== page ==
Public Access to Health Information: how partnerships can strengthen the role of librarians in developing health

HLG Nursing Bulletin Vol. 39 (1) 

Shane Godbolt
Partnerships in Health Information

Emma Stanley
Partnerships in Health Information

Professor Paul Sturges
Loughborough University


Following the success of IFLA/FAIFE’s “Learning Materials for workshops on Access to information on HIV/AIDS through Libraries”, FAIFE developed materials within a broader programme around health issues. Phi, a UK charity, supporting active networks of health librarians with UK partners in East Africa was invited to partner with FAIFE in the testing and refining of the materials. The project involved the most extensive partnership working ever undertaken by FAIFE or PHI and was dependent on working closely with local partners to host, plan and deliver each of the workshops. The commitment of all partners[1] in Africa and the UK demonstrates the crucial role that partnerships can play in strengthening the role of librarians in developing health.

1. Introduction

Public Access to Health Information (PAHI) is of vital importance to the developing world, especially Africa, where societies grapple with daunting health problems. Health messages even at government level are often confused and unreliable. Indeed on health issues at all levels, from the point of care through to policy level communities lack access to reliable and appropriate health information and are often unable to make informed health decisions for themselves or those they care for. Communities in rural settings in Africa are very numerous and especially disadvantaged. It is significant that the first resolution passed by delegates at the close of the 10th AHILA (Association of Health Information and Libraries of Africa) Congress stated:

Recognizing the significance that access to health information plays in the realization of the MDGs, delegates resolved that AHILA members through their country chapters closely work with Public Libraries and other stakeholders to ensure that health information is disseminated to rural populations. (Mombasa 2006)

Thinking in the highest echelons of the international world of libraries and librarians was following a similar pattern. Following the success of the International Federation of Library Association Committee on Free Access to Information and Freedom of Expression’s (IFLA/FAIFE’s) Learning Materials for workshops on Access to information on HIV/AIDS through Libraries, FAIFE developed a broader programme around key health issues to alert librarians in developing countries to the potential for contributing to the enhancement of public access. These materials needed to be tested and refined through pilot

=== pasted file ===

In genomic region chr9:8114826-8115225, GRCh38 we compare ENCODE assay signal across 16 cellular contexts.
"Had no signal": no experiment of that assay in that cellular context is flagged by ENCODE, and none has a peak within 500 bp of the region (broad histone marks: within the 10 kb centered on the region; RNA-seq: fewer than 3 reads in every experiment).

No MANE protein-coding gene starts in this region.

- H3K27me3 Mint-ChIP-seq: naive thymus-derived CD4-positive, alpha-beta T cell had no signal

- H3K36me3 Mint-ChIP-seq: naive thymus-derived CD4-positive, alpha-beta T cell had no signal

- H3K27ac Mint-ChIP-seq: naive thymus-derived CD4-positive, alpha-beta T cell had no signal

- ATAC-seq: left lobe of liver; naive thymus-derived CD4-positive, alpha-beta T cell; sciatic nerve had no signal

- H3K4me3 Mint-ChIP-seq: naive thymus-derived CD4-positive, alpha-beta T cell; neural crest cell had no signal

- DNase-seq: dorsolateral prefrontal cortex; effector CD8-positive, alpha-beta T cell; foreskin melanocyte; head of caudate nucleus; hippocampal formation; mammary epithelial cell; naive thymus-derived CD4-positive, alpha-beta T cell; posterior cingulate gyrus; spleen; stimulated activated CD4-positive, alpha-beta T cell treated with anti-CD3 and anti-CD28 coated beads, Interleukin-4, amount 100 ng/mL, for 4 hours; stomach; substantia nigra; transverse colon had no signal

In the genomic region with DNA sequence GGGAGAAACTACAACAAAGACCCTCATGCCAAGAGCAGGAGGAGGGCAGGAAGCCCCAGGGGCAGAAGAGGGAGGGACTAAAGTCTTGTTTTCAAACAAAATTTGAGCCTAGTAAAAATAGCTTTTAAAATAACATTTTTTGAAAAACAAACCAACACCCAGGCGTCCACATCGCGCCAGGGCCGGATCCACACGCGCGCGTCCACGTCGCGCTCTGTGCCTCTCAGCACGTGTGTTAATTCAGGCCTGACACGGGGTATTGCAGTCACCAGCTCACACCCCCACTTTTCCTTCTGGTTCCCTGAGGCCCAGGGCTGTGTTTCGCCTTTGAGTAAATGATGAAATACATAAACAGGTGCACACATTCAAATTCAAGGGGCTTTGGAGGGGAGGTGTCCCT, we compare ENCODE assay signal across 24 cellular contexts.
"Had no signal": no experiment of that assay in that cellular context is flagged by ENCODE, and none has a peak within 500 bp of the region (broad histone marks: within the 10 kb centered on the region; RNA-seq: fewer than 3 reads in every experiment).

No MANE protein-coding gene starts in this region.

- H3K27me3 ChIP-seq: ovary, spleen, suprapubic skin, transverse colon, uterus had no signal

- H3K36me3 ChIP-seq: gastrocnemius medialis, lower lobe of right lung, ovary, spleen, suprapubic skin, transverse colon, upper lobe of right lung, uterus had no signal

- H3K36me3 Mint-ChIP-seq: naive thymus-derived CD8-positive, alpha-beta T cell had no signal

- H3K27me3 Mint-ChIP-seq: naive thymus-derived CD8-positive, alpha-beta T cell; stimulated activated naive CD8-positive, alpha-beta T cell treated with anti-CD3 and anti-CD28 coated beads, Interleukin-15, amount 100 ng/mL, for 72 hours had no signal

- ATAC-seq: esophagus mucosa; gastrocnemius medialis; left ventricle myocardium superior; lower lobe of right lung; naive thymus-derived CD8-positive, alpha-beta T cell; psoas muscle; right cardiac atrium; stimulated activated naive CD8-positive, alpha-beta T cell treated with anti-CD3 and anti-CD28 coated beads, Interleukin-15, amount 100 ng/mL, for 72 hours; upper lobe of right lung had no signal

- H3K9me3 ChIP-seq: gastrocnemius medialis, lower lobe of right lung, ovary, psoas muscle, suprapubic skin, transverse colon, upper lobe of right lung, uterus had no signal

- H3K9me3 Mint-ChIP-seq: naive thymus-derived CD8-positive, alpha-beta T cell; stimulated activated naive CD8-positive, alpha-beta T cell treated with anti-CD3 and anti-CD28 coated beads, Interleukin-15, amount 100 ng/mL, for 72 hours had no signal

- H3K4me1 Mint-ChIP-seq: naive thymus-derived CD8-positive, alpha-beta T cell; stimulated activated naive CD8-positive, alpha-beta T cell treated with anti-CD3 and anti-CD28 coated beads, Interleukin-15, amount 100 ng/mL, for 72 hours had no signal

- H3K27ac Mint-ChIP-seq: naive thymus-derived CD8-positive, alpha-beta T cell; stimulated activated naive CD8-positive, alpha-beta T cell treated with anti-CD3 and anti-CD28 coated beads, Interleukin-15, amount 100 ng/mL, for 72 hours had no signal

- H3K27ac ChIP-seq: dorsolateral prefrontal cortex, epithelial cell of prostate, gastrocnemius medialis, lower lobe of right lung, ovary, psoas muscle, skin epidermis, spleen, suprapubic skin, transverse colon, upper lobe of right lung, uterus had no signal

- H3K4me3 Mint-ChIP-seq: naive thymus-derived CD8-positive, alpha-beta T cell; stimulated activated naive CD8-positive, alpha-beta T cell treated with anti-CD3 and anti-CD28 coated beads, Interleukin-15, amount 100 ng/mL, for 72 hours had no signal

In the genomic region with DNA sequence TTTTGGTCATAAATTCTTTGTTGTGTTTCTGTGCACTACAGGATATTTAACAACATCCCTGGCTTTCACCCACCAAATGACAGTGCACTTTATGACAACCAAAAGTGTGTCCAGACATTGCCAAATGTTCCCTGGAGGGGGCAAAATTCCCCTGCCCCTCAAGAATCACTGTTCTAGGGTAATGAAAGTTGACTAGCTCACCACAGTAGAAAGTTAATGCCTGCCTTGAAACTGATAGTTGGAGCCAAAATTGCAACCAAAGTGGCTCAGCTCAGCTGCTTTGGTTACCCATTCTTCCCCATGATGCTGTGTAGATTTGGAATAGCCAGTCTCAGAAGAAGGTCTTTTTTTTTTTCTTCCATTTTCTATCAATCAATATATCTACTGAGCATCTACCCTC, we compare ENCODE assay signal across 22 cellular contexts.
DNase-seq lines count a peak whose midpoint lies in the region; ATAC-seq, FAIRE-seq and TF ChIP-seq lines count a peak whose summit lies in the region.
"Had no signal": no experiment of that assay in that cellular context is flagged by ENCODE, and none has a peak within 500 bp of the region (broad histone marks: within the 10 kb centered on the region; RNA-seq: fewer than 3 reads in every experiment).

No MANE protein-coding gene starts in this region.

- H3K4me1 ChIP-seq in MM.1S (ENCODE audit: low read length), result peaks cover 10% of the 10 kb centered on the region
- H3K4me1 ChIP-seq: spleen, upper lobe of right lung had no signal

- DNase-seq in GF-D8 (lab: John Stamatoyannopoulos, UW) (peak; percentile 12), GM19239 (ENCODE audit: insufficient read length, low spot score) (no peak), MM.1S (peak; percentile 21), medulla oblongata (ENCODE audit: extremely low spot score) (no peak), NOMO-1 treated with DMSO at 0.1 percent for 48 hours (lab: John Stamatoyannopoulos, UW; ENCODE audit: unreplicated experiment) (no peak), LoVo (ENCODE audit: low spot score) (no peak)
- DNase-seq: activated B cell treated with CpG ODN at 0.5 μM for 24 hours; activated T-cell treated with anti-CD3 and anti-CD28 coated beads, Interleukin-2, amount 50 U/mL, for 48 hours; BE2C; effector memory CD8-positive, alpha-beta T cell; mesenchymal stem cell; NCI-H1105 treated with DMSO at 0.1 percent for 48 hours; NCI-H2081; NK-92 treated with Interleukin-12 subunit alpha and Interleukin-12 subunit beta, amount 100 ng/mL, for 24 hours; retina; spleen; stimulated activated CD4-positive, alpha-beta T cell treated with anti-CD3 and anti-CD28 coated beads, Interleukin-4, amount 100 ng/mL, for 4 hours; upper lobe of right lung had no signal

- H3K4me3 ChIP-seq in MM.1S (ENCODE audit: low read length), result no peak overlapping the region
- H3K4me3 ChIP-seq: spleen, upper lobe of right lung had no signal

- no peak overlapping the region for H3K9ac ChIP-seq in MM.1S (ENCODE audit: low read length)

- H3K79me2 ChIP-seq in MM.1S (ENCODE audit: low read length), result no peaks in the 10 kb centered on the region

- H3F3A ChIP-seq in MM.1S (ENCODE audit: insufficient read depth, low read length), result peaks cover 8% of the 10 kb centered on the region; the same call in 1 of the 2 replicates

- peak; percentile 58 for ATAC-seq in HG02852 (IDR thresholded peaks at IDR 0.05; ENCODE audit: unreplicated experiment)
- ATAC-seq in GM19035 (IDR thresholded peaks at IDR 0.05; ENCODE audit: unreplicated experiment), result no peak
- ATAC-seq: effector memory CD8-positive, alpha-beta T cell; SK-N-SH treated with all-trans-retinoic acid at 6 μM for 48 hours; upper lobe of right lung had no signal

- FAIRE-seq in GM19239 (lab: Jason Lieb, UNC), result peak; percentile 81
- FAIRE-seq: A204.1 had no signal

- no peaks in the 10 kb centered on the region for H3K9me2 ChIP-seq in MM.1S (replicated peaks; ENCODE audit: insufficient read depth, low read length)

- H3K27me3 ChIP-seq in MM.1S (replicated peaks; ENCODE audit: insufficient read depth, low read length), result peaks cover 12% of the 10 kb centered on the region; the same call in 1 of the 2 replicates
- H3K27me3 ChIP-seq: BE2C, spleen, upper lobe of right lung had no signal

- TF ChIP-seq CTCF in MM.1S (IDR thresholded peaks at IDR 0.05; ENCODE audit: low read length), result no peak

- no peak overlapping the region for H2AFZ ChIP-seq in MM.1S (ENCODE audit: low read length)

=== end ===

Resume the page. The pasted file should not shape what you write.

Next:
workshops in Africa prior to their launch on the IFLA/FAIFE website.

Partnerships in Health Information (Phi), a UK charity already supporting active networks of health librarians with UK partners in East Africa, was invited to partner with FAIFE to deliver pilot “training of trainers” workshops in three East African countries in August 2009. A fourth workshop was subsequently given by Phi in Ethiopia working with other partners. The project involved the most extensive partnership working ever undertaken by FAIFE or Phi and was dependent on working closely with local partners to host, plan and deliver each of the workshops. Without the commitment of the Kenyan Chapter of the Association of Health Information and Libraries in Africa (Ken-AHILA), the Muhimbili University of Health and Allied Sciences (MUHAS), Dar es Salaam and the Tanzania Library Services Board (TLSB) and The Albert Cooke Memorial Library (Makerere University) with the Ugandan Chapter of the

Association of Health Information and Libraries in Africa (UG-AHILA) and the African Prisons Project(APP) working together with their UK counterparts the project could not have been delivered. The following case study seeks to demonstrate the value of partnerships in strengthening the role of librarians in developing health. Through discussing the collaborative nature of this project, the process involved from the inception of the project through to its delivery, and the role of the partners, this paper offers a model for strengthening and charting new roles for librarians in developing health. Calling upon the experiences, lessons learnt and outcomes of this project, this paper concludes that libraries of all kinds need to make clear their commitment to the welfare and concerns of their users by strong commitment to key issues especially health and that forming successful partnerships underpins such activities.

The paper will give an overview of:

  • The Partners
  • Brief background on Phi & IFLA/FAIFE’s work
  • Drivers for collaboration
  • The PAHI project; managing the process
  • Workshop highlights
  • What makes a successful partnership
  • Conclusions and reflections

2. The Partners

The story begins one cold winter evening in January 2009 in the UK when an email popped up on Shane Godbolt’s (Director of Phi) computer screen late one night. It was addressed to the owner of the International Library and Information Group email list from one R.P.Sturges.